Every term I get new children with lots of notions about what the martial arts are about. Some of the comments I get are funny—you just have to laugh. But in the mix I hear the same martial arts myths that have persisted for years, maybe decades. Here are the most common.
1. Myth: Martial arts are all about kicking, punching, and fighting.
Fact: Most programs teach avoidance of violence and respect for others. They highly discourage violence, and the higher rank one attains in the martial arts, the less likely they will have a need to prove themselves. Students who are in the arts for the wrong reasons are quickly weeded out by most reputable instructors. The ones who discover the true meaning behind martial arts—the respect, self-discipline, and improvement of oneself, and embrace it are the ones we want in our schools.
2. Myth: If you strike a person in the nose, you can drive the bones up through his brain and kill him.
Fact: This is not possible. The nose is made up of mostly soft cartilage, which does not have the strength necessary to penetrate the skull.
3. Myth: A black belt must register his hands as lethal weapons.
Fact: This myth has survived for decades, and there is no truth to it. There is no real regulation of individual martial artists in Australia or in the U.S.. Even if governments could afford to do it, which they cannot, it would probably be considered a violation of civil rights. There is nowhere in the world where martial artists are required to register themselves as lethal weapons.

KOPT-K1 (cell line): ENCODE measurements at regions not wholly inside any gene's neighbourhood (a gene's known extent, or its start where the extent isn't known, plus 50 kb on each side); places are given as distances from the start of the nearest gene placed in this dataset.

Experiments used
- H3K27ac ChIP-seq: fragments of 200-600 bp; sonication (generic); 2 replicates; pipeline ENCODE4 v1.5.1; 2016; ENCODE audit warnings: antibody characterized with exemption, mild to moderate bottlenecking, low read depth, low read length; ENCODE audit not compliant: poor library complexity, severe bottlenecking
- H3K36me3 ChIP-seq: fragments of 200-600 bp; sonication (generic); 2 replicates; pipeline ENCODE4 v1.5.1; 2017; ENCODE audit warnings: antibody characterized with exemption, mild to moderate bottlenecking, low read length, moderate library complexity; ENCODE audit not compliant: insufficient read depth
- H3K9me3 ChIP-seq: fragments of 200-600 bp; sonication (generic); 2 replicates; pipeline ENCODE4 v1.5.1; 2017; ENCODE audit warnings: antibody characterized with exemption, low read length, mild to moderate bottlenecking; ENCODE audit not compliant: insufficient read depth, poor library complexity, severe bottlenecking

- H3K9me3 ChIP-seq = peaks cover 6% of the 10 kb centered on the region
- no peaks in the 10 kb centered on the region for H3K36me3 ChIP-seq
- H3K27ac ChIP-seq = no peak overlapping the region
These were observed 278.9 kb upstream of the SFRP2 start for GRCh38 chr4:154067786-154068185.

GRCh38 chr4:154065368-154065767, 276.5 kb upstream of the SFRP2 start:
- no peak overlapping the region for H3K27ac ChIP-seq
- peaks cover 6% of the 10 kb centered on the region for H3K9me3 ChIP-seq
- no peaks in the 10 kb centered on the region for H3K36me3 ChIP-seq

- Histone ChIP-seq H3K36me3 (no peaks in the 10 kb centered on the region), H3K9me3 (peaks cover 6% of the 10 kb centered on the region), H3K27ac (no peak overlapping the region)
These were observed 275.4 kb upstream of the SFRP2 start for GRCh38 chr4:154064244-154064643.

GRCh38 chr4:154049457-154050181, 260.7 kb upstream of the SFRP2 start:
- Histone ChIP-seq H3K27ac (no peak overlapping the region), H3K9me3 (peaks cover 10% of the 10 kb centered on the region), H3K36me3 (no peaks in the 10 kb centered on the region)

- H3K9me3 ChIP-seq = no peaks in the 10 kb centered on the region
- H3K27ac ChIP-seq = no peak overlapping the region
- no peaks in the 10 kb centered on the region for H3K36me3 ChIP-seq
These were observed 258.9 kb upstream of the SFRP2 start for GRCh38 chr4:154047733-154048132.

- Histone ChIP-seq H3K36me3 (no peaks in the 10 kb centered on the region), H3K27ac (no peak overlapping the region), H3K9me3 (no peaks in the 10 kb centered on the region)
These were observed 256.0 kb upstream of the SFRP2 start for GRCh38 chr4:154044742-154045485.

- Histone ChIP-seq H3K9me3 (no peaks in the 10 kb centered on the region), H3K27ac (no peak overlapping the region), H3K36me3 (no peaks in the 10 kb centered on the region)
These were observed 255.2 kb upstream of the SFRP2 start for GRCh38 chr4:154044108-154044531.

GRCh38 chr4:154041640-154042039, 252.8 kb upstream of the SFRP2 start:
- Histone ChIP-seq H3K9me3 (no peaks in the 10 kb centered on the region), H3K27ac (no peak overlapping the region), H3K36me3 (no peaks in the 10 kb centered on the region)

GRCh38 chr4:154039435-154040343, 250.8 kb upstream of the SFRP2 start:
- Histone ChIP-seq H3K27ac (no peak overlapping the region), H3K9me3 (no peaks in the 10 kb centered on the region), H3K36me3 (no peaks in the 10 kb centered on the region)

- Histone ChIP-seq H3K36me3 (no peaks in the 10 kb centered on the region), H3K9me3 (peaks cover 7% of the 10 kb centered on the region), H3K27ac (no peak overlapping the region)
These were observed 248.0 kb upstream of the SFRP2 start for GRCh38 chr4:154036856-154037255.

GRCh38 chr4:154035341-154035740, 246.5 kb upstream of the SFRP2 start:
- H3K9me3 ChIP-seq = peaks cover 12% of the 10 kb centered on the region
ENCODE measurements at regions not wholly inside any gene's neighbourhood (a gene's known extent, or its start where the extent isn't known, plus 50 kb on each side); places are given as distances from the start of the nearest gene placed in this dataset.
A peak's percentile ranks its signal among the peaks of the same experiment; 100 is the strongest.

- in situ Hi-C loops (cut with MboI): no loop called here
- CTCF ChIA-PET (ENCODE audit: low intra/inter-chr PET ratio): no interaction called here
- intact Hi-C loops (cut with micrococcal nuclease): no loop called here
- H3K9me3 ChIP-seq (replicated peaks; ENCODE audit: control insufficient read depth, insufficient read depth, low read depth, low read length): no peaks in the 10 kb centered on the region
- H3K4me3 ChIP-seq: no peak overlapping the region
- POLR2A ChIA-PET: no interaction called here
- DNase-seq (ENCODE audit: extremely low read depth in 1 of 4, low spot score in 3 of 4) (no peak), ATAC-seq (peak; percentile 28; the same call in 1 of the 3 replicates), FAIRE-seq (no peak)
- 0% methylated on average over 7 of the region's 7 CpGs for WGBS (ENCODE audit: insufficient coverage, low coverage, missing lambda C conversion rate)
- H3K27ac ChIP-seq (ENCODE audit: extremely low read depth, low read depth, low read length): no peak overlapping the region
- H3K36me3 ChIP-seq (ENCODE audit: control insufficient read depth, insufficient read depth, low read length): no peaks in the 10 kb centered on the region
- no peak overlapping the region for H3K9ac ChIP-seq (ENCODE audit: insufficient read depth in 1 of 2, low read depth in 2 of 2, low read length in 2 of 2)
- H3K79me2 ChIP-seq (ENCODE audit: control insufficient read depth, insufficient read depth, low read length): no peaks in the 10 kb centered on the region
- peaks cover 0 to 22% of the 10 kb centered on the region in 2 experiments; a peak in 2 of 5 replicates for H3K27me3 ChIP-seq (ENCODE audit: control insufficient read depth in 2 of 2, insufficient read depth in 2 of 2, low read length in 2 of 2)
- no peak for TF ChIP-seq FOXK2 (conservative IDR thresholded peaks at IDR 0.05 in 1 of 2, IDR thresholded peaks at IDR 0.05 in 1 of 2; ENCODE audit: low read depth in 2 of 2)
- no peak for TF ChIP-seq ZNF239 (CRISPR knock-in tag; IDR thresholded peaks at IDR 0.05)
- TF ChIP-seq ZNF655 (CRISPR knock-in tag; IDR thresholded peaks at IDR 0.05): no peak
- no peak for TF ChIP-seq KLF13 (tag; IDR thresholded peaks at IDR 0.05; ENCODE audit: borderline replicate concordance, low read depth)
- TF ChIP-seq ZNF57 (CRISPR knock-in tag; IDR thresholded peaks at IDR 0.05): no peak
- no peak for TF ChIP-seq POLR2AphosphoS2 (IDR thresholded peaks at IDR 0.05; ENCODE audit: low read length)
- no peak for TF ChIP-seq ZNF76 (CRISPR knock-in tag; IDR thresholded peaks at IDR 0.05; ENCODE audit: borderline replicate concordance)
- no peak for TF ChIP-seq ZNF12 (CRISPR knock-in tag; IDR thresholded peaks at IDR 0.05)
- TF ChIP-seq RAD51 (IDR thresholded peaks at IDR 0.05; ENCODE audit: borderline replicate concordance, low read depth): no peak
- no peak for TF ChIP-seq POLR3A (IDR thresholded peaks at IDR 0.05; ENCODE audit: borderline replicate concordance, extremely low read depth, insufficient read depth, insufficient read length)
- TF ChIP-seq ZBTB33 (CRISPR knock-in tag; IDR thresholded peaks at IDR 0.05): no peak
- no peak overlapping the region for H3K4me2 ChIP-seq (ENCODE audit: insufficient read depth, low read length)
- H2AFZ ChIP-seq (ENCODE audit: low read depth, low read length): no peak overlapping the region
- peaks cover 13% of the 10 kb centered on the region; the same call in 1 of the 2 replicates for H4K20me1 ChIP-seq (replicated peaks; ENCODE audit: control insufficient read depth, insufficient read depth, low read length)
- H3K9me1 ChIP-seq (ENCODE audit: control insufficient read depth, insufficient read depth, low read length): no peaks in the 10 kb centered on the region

4. Myth: There is one ultimate system of martial arts.
Fact: The people who claim to have the best system in the world are after one thing–your money. The fact is, there are superior martial artists, but not martial arts systems. Every martial art has something useful, and every one produces champions and people who can successfully defend themselves.
5. Myth: Once you reach black belt you are a master and can now quit.
Fact: Of course you can quit any time, but you are nowhere near a master at black belt. A master is usually someone who has spent over twenty years in the martial arts and is at least 5th Dan level. As a beginning black belt you are considered intermediate level in the whole scheme of things. However, it is still a huge accomplishment in that only about five out of 100 that start martial arts get to black belt.
6. Myth: Girls can’t do martial arts. This one has been around forever. It is amazing; some people still wonder why there are girls in the class.
Fact: There are many outstanding female martial artists worldwide. In fact, the Kenpo Freestyle Sydney team, which I coach, is comprised of about 40% girls and women. Some of our best competitors are female. This team has been undefeated in the NSW ISKA rankings for five years in a row. That should tell you something.
7. Myth: After a few weeks of training you will be able to fully defend yourself.
Fact: I hate to break it to you, but you will need at least six months to learn the basics, and probably at least a year after that of steady training to where you can confidently use it to defend yourself. Be patient and enjoy the process of learning and the self-defence aspects will take care of themselves.
Myths about martial arts are perpetuated through hearsay and exaggeration. Children are particularly susceptible to these ideas as they have no experience with which to judge reality vs. fantasy. It is my job as a children’s martial arts sensei to see that they know the truth. Do you have any myths you wish to add? Have at it!
Top Seven Myths Children Believe About Martial Arts is an original article by Sensei Matt Klein. For more information about the Kenpo Freestyle Sydney team follow this link.